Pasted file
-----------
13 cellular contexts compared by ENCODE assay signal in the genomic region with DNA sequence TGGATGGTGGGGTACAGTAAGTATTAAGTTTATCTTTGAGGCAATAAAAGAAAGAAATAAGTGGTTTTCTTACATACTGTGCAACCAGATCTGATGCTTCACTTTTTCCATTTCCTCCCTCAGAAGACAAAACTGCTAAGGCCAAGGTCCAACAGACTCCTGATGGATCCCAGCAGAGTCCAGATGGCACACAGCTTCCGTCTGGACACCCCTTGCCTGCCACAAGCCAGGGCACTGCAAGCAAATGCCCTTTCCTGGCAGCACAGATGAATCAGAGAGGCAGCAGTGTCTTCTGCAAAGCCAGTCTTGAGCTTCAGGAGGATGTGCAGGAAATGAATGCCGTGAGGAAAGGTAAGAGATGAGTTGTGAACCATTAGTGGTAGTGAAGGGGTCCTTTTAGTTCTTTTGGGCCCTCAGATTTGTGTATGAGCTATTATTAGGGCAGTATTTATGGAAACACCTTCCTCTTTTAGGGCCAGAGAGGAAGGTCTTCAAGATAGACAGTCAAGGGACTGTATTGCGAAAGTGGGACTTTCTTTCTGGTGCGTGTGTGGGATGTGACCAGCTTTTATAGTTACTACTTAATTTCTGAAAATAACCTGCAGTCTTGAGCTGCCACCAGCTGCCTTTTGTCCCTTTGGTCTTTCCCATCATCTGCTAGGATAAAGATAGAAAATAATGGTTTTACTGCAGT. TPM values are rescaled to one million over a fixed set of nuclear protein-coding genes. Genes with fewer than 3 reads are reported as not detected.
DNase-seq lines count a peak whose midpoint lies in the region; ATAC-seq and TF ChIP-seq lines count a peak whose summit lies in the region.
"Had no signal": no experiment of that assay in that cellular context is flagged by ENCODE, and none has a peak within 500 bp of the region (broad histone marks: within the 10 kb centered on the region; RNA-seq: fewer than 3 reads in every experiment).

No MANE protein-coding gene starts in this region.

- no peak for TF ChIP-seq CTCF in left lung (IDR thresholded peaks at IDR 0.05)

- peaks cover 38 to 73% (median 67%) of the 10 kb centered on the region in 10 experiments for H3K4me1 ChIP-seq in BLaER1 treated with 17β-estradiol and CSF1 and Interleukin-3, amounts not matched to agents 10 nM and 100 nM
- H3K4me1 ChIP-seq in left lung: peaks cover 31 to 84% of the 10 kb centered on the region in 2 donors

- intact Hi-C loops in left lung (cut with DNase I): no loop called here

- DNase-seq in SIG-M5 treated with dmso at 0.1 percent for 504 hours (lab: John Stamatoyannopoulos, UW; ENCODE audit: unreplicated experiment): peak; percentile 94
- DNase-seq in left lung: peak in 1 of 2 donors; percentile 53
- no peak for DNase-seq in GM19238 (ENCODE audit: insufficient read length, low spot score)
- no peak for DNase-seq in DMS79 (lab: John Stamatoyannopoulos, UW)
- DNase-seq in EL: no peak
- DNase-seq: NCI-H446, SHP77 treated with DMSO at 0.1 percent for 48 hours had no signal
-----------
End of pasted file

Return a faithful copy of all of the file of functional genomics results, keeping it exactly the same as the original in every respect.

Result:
13 cellular contexts compared by ENCODE assay signal in the genomic region with DNA sequence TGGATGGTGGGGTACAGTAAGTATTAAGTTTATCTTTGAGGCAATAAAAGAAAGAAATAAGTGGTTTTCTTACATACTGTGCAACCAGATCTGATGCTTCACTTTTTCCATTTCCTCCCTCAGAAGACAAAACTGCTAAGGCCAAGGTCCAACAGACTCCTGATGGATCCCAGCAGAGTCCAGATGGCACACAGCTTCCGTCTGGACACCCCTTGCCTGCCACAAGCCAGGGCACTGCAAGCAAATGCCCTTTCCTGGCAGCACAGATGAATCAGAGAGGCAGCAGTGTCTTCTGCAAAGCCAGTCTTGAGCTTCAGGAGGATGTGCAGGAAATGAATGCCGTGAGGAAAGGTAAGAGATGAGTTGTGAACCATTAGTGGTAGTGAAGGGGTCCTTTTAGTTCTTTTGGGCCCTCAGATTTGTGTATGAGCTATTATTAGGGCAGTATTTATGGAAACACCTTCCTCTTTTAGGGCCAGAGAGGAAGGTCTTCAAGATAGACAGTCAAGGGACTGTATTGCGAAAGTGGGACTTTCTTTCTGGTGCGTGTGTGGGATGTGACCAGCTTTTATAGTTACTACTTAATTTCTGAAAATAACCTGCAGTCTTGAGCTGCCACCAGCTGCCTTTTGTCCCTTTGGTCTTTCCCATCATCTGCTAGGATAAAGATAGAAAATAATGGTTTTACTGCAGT. TPM values are rescaled to one million over a fixed set of nuclear protein-coding genes. Genes with fewer than 3 reads are reported as not detected.
DNase-seq lines count a peak whose midpoint lies in the region; ATAC-seq and TF ChIP-seq lines count a peak whose summit lies in the region.
"Had no signal": no experiment of that assay in that cellular context is flagged by ENCODE, and none has a peak within 500 bp of the region (broad histone marks: within the 10 kb centered on the region; RNA-seq: fewer than 3 reads in every experiment).

No MANE protein-coding gene starts in this region.

- no peak for TF ChIP-seq CTCF in left lung (IDR thresholded peaks at IDR 0.05)

- peaks cover 38 to 73% (median 67%) of the 10 kb centered on the region in 10 experiments for H3K4me1 ChIP-seq in BLaER1 treated with 17β-estradiol and CSF1 and Interleukin-3, amounts not matched to agents 10 nM and 100 nM
- H3K4me1 ChIP-seq in left lung: peaks cover 31 to 84% of the 10 kb centered on the region in 2 donors

- intact Hi-C loops in left lung (cut with DNase I): no loop called here

- DNase-seq in SIG-M5 treated with dmso at 0.1 percent for 504 hours (lab: John Stamatoyannopoulos, UW; ENCODE audit: unreplicated experiment): peak; percentile 94
- DNase-seq in left lung: peak in 1 of 2 donors; percentile 53
- no peak for DNase-seq in GM19238 (ENCODE audit: insufficient read length, low spot score)
- no peak for DNase-seq in DMS79 (lab: John Stamatoyannopoulos, UW)
- DNase-seq in EL: no peak
- DNase-seq: NCI-H446, SHP77 treated with DMSO at 0.1 percent for 48 hours had no signal